The El Paso County, Co. recount is now done. At least for now. Lawsuits filed are challenging the legality of the recount.
Earlier this week, The Gateway Pundit reported that the team of local candidates in El Paso County, CO filed a lawsuit against the Secretary of State and the El Paso Co Clerk. The lawsuit would compel the CO Secretary of State to conduct the recount while assigning the Clerk and Recorder as an official observer to the recount. It is alleged in the lawsuit that the current method of testing and conducting the recount is inconsistent with Colorado Revised Statutes.
The new filing by CO Secretary of State candidate Tina Peters expands upon the Factual allegations, including the recount observations below:
On Tuesday, The Gateway Pundit fact-checked a “fact” check done on a story reporting that El Paso had “failed” their Logic and Accuracy Test. In the fact check, LeadStories insisted that the Logic and Accuracy Test was successful. They based this on statements from the Secretary of State, the El Paso Clerk and Recorder, and Dominion Voting. All three of the above named have a vested interest in the results of the testing:
- Dominion claimed the machines “are doing exactly what they have been configured to do during pre-election testing.” The machines had a 53% adjudication rate during the recount L&A test. Prior the the election, the L&A test had a much, much smaller adjudication rate. Therefore, the machines are not doing what they were configured to do during pre-election testing as Dominion stated.
- The Secretary of State has been embroiled in controversy surrounding the elections in Colorado. She was an opponent to Ms. Peters getting a recount in the first place. Sec. Griswold will face the winner of this primary in the general election three months time. Tina Peters, who was the Trump and Lindell endorsed front runner in both polling and fundraising, somehow ended up in 2nd place, barely beating out Mike O’Donnell for the runner up spot, and losing to the (on-leave) Director of the board for Center for Tech and Civic Life (CTCL).
- El Paso County Clerk Chuck Broerman was a candidate in the race.
Furthermore, if this was “completely expected”, then why did El Paso Co only account for one staffer for four hours and just four judges for a total of eight hours? The adjudication of 2,266 ballots one time would take longer than that. El Paso had to repeat that seven times for the remaining machines. That doesn’t seem very “expected”.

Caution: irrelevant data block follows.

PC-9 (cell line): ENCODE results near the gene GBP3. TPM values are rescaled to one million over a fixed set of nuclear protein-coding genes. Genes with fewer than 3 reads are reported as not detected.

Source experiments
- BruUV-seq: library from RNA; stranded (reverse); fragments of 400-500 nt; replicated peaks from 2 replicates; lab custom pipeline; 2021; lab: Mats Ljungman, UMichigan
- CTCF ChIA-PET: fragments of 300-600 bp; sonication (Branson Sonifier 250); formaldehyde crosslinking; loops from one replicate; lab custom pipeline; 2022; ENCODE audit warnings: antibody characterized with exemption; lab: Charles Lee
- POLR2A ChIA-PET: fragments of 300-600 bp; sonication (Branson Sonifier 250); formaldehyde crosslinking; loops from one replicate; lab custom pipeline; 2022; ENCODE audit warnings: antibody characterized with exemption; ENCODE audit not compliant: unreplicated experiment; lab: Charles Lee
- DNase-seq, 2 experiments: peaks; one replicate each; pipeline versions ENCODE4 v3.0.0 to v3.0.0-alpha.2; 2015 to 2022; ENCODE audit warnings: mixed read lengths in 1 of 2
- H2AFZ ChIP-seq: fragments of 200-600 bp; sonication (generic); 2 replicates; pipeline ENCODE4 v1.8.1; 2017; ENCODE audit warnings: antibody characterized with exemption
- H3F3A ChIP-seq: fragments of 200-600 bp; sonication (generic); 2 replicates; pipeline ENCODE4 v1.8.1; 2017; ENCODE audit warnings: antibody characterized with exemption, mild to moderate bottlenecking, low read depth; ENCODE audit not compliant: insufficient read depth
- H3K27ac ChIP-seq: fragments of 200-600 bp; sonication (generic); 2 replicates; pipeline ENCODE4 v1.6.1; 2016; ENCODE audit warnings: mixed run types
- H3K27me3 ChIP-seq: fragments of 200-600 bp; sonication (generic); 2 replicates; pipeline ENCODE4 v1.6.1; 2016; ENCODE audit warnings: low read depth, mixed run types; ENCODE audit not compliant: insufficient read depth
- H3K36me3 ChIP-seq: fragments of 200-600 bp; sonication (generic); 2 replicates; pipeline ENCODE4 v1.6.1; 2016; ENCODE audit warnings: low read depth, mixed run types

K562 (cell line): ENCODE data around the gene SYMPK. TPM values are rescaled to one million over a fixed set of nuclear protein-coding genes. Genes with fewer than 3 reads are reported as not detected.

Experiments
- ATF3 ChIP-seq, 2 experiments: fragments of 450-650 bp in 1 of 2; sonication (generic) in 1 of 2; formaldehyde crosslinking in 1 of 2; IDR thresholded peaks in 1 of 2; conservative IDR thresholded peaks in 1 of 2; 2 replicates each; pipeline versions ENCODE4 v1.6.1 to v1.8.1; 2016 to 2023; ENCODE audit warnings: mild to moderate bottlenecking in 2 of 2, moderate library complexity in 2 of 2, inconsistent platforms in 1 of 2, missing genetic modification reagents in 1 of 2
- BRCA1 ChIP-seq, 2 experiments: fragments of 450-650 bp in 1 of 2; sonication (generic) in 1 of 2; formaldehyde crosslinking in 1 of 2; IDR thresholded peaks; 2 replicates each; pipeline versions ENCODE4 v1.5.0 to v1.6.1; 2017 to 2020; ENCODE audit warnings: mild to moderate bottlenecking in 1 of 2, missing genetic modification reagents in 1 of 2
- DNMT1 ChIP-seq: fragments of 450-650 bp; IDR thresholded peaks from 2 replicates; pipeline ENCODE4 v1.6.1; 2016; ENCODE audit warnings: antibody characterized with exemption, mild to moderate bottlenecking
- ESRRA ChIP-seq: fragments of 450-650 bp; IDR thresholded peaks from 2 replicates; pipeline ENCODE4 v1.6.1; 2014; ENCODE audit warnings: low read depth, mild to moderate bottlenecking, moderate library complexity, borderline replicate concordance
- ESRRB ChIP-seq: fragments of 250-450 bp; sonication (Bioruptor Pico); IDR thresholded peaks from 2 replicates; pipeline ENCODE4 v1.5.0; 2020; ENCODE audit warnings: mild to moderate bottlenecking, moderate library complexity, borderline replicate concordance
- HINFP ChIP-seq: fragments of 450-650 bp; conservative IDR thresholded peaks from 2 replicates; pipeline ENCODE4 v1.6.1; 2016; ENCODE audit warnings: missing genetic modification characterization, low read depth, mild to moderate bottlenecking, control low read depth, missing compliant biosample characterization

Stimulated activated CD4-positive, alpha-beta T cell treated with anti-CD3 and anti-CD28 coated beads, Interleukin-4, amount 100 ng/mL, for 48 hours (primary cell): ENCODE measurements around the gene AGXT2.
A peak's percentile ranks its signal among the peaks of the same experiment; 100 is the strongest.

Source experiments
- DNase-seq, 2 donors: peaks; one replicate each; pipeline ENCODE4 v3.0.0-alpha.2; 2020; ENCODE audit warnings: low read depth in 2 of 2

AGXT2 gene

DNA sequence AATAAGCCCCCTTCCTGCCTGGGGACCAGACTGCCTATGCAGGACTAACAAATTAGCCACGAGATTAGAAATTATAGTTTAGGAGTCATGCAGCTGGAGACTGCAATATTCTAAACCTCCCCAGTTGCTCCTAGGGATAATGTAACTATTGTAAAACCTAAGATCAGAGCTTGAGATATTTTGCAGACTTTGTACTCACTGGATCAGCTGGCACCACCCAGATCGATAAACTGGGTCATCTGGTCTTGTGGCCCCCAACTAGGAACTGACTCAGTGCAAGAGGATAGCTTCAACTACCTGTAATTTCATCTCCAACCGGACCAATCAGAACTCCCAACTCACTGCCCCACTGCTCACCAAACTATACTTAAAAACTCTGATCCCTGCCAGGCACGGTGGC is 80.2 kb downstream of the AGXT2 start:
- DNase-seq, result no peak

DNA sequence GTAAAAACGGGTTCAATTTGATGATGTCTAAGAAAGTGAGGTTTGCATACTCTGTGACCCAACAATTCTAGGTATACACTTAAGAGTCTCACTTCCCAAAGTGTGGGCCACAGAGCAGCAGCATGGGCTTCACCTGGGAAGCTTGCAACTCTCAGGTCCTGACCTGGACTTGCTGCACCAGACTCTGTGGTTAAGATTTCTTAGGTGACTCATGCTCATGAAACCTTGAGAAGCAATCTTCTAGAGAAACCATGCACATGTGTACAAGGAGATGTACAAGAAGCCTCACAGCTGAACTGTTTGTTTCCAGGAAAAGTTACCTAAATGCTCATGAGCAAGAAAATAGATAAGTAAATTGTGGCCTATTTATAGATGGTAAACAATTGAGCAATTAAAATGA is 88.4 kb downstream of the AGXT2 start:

So when something shockingly dramatic, like a 53% adjudication rate, orders of magnitude greater than the pre-election testing, occurs, especially without any warning, it would render the test a failure by any auditing standards. Retroactively claiming “this was completely expected” doesn’t make it so. Sources on the ground claim the clerk definitely did not appear to be expecting this. None of the candidates were notified of a drastic increase of adjudications prior to the testing commencing. This sounds like an “unresolvable discrepancy.”
And there is a simple solution:
According to 8 C.C.R. 1501-1 Rule 10.13.1:
In accordance with section 1-10.5-102(3)(b), C.R.S., if there are no
discrepancies in the test under Rule 10.12, the recount must be
conducted in the same manner as the ballots were counted in the election
except as outlined in this Rule. If there are unresolvable discrepancies in
the test, the recount must be conducted as a hand count under Rule
Secretary of State Jena Griswold has the most ideal opportunity to ensure the elections in El Paso and Colorado are “free and fair” and the “gold standard” by conducting a hand recount.
Here is a copy of Tina’s filing.